Hail for the Ale, Cheer for the Beer and Shout for the Stout

Oktoberfest at the Schwaben Club, Waterloo, ON. October 2012

Oktoberfest at the Schwaben Club, Waterloo, ON. October 2012

“Heineken Export, as recommended by your smooth talking bar steward”. The great Stephen Fry’s double entendre from an early nineties advert for the Dutch lager is probably the earliest example of alcoholic advertising on television that I remember.

I want to talk you about beer, that magical elixir that has helped us through many a boring dinner party with aunties, uncles, grandmas, grandpas, as well as helping to break the ice with Susan from HR at the Christmas party.

Beer has been brewed for over ten thousand years and has been a huge part of many cultures all over the world. For thousands of years people had to drink small beer, a low alcoholic version, because the water supply was polluted and unsafe to drink. Babies were weaned off the breast and straight onto beer.


A wall painting depicting the brewing methods of the Ancient Egyptians.

I received the ‘World Atlas of Beer’ for Christmas 2012 and have been thumbing through it since. Here is what I have learnt so far:

  • Beer is defined differently around the world. For example in Texas, any beer over 5% ABV (Alcohol by Volume) must be labelled as ale or malt liquor regardless of the fermentation process.*
  • Whereas wine is made from grapes and fruits other than apples or pears (which make cider and perry) beer is made with grain. As long as it contains grain you are free to throw in whatever ingredients you wish, as long as you don’t break the laws of your country.*
  • In 16th century Germany the Reinheitsgebot was introduced. It was a law ensuring that beer was made from only hops, barley and water. Ten years later malted wheat was added to the list of acceptable ingredients. (Yeast hadn’t been recognised by this point so was not included in the acceptable list of ingredients).*
  • EU law defines wine as being agricultural and beer as being manufactured. This small difference costs beer drinkers millions of Euros every year while winemakers get an agricultural subsidy.*

My first experience tasting alcohol was usually at Christmas time when my father would let me have a mouthful of his beer (or ‘beard’ as I used to pronounce it). It was usually a low alcohol stubby beer called St.Omer. My parents would also allow us a little wine or sparkling wine (Asti being a particular favourite) with our Christmas dinners.


Enjoying ‘Das Boot’, in Jena, Germany summer of 2005.

I started drinking in pubs when I was sixteen, English bartenders were never that tight on asking for ID. Myself and two of my close schoolboy chums would head into town to a pub, which shall remain nameless, and order our favourite tipple of the time Carling Premier. It was 1999, Carling Premier was priced at £2.30 which was expensive for the time as most beers were £2 or just under.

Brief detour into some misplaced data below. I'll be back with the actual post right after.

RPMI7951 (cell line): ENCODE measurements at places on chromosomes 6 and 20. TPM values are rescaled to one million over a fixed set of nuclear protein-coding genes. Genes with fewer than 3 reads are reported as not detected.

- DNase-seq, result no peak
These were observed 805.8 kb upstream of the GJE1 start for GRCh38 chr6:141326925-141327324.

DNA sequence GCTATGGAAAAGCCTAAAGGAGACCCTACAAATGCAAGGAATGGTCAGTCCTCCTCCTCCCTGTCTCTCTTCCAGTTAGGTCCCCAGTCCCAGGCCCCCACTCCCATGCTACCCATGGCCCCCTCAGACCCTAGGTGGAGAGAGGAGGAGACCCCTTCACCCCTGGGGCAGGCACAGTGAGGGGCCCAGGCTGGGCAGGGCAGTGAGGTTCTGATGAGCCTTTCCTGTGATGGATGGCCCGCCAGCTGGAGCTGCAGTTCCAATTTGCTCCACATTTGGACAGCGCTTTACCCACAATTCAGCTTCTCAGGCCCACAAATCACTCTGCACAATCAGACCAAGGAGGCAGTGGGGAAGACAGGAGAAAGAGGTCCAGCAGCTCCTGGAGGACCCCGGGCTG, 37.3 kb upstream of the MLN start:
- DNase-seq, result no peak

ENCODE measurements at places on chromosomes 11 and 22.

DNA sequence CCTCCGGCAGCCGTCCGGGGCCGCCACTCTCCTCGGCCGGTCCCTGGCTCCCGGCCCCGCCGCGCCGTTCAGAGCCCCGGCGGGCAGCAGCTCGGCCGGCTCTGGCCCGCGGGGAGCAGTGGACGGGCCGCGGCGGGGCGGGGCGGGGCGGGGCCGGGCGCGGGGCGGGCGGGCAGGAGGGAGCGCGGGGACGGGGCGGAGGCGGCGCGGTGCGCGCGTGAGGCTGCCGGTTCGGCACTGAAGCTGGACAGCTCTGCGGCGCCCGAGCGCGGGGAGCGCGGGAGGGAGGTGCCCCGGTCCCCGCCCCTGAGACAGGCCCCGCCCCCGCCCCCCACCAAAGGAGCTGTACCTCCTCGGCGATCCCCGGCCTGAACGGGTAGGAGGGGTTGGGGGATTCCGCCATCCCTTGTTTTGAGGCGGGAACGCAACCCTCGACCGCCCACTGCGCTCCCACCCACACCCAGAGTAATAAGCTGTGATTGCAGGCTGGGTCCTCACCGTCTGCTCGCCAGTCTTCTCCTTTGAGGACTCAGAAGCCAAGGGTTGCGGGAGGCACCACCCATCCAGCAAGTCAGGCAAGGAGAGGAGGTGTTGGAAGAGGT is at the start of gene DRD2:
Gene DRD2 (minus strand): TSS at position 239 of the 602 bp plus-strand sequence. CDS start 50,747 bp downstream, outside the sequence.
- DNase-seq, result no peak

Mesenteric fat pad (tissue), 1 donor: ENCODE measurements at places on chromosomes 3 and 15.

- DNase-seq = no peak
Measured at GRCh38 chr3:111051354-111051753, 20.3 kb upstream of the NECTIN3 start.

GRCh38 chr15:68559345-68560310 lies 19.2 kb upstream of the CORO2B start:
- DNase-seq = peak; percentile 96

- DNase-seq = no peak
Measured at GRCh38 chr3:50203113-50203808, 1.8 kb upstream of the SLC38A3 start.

We tried pretty much every beer the pub had to offer and even some of the bar rail. When we happened into other pubs, we would approach the bar confidently while being looked up and down skeptically by the bartender and I would ask for a Guinness. The bartender would usually be so shocked that someone so young was ordering a Guinness that he or she would pour it without questioning my age.

It was apparent to myself and lifelong chum, who we shall call R, that lager wasn’t for us. We found that it made us gassy and would lead to a hangover without fail. Most of all we didn’t much like the taste. We quickly moved onto bitters and ales such as Tetley’s and John Smith’s, and later to cask ales where our hearts still lie today.


Enjoying a Guinness at Manston Airport before heading to Dublin for St. Patrick’s Day. March 2005.

Over the years we have attended many an ale festival, drank our fill of beverages with names like “Brewer’s Droop” and “Piddle in the Middle” and awoken the next morning to be hangover free. We began to favour cask ales above all. Many of my North American friends used to scoff at the idea of uncarbonated ale served at room temperature. After trying a glass of the malty (or hoppy depending on your preference) liquid they would be converted on the spot. Incidently craft ale in the U.S. and Canada has realy taken off in tha past decade and they are producing some wonderful stuff.

However my drinking experiences weren’t without its moments of misguided over consumption. I distinctly remember at the tender age of sixteen drinking a 750ml bottle of Jack Daniels to myself…and that’s all I remember. Apparently we went to McDonalds for something to eat. Apparently I had a Big Mac and a McChicken Sandwich. What I do remember is walking into my house, looking at myself in the mirror and thinking. “Ok, we can do this. We just have to get upstairs and everything will be fine”, walking into the living room where my parents we sitting watching television. They looked at me and I giggled saying “Hello Mum. Hello Dad”. They knew straight away that I had been drinking. They made me some toast and poured me a large glass of water…thirty minutes later I was heaving my guts up in the bathroom. I brought up the toast, the Big Mac, the McChicken Sandwich as well as part of my lower intestine.

The next day as expected I felt terrible. For most of the day I lay on sofa feeling sorry for myself and drinking glass after glass of water. To this day I can’t even smell Jack Daniels, or any other bourbon for that matter, without gagging and bringing up a little bit of vomit.


Enjoying a bottle of Zubr in a bar in Olsztyn, Poland, August 2011

What were your first experiences with alcohol? What is your poison of choice?

*Beaumont, S. & Webb, T, (2012), The World Atlas of Beer: The Essential Guide to the Beers of the World, Sterling Publishing Co, NewYork.


2 responses to “Hail for the Ale, Cheer for the Beer and Shout for the Stout

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